Mr Lidington [holding answer 21 October 2011]: Traditionally, we mark the anniversary of the conclusion of a conflict rather than its beginning. So the main commemorations will be on the centenary of the end of the First World War in 1918. However, given the importance of the centenary of World War 1, a number of anniversaries of key events from 2014 to 2018, including the beginning of the war, will be marked in an appropriate way. The Prime Minister has asked my hon. Friend the Member for South West Wiltshire (Dr Murrison), to act as his Special Representative and Co-ordinator for World War 1 Commemorations. My hon. Friend will work with international partners to ensure that the UK plays a full and active role; and will co-ordinate the cross-Whitehall effort in respect of the commemorations.
Mike Gapes: To ask the Secretary of State for Foreign and Commonwealth Affairs what (a) material and (b) technical support his Department provided to the Yemeni Government in each of the last five years. 
Mr Jeremy Browne: The UK has provided material and technical support to the Yemeni Government over the last five years as part of our counter terrorism assistance to reduce the risk from international terrorism to the UK and UK interests overseas. We have been working with the Yemeni Government to increase Yemen’s capability to tackle Al-Qaeda in the Arabian Peninsula, including through the provision of training and advice, for example to the Yemeni Counter Terrorism Unit (CTU) and Yemeni Coastguard. Since the escalation in violence both projects have now been suspended. All our capacity building is delivered in accordance with UK values and human rights standards. Before providing any military support or training to Yemeni forces, the UK Government seek assurances that these forces will not be deployed on operations outside of their mandate or in breach of human rights. The Foreign and Commonwealth Office’s (FCO) Counter Terrorism Programme is the principal funding stream underpinning Her Majesty's Government’s Counter Terrorism projects overseas. The FCO’s total worldwide Counter Terrorism Programme budget: for financial year (FY) 2011-12— £38 million, FY 2010-11—£38 million, FY 2009-10— £37 million, FY 2008-09—£35 million, FY 2007-08— £16.3 million. In each financial year a proportion of these annual allocations are committed to programmes in Yemen. The majority of our funding in Yemen is delivered through Ministry of Defence projects. Since the attempted aviation attack in Detroit in December 2009, we have also committed funds to assist the Yemeni authorities to improve security at the international airport in Sana'a. Funding has been allocated to provide x-ray machines and electronic trace detection equipment at a cost of £427,000. We have also provided training for Yemeni airport personnel in Dubai and Amman.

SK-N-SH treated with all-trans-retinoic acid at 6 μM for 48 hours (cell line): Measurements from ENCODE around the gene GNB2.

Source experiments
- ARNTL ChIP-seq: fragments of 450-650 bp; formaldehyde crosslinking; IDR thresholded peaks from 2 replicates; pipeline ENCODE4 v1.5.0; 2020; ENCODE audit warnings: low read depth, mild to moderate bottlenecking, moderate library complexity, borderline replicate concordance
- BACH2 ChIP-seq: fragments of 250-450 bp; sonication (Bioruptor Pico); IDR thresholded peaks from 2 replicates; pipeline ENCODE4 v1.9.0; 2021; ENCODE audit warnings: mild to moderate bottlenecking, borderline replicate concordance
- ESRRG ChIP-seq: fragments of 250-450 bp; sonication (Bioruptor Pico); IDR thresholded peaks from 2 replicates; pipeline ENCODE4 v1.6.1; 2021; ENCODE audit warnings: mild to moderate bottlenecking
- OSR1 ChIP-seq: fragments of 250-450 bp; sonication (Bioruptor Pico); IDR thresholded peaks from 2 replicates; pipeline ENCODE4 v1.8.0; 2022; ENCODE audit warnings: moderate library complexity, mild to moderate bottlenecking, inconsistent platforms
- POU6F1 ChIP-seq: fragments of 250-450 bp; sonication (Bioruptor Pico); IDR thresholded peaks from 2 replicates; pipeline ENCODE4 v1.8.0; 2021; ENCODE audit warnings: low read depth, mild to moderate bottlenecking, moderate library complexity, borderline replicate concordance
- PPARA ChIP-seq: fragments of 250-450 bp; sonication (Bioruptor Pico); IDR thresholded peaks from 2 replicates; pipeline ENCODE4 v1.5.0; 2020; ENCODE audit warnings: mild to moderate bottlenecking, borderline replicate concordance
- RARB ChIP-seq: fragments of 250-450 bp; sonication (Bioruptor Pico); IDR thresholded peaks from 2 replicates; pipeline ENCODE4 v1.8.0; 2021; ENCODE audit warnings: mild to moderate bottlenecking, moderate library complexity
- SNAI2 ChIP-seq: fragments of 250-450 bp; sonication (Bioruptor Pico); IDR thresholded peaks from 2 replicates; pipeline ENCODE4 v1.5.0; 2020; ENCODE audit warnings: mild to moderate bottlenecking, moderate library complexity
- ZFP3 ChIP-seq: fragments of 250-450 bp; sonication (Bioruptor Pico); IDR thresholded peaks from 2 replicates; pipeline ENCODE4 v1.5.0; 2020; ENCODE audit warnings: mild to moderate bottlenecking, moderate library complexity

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The FCO, together with the Department for International Development and the Ministry of Defence, contributes to and administers the conflict pool. In the period in question several projects were agreed which have benefited the Government of Yemen in terms of technical expertise. No money was committed directly to the Government of Yemen. Projects involved technical funding to support the work of the Yemeni authorities in addition to training and guidance. These are as follows: 2006-07 border security costing £25,267; 2008-09 Ministry of the Interior CTU and coastguard development costing £93,844; 2009-10 Yemeni Coastguard development costing £50,563; 2010-11 officer training in the UK costing £145,200 and public order training, scaled down to the gifting of non-lethal surplus equipment. In the current financial year funding has been allocated to provide further officer training, but none has yet been spent.
A small bilateral programmes budget is administered by the embassy in Sana'a. While most of the work funded does not involve the Government of Yemen, one recent project was resourced to provide support to the Ministry of the Interior, specifically setting up the first Regional Maritime Security Conference.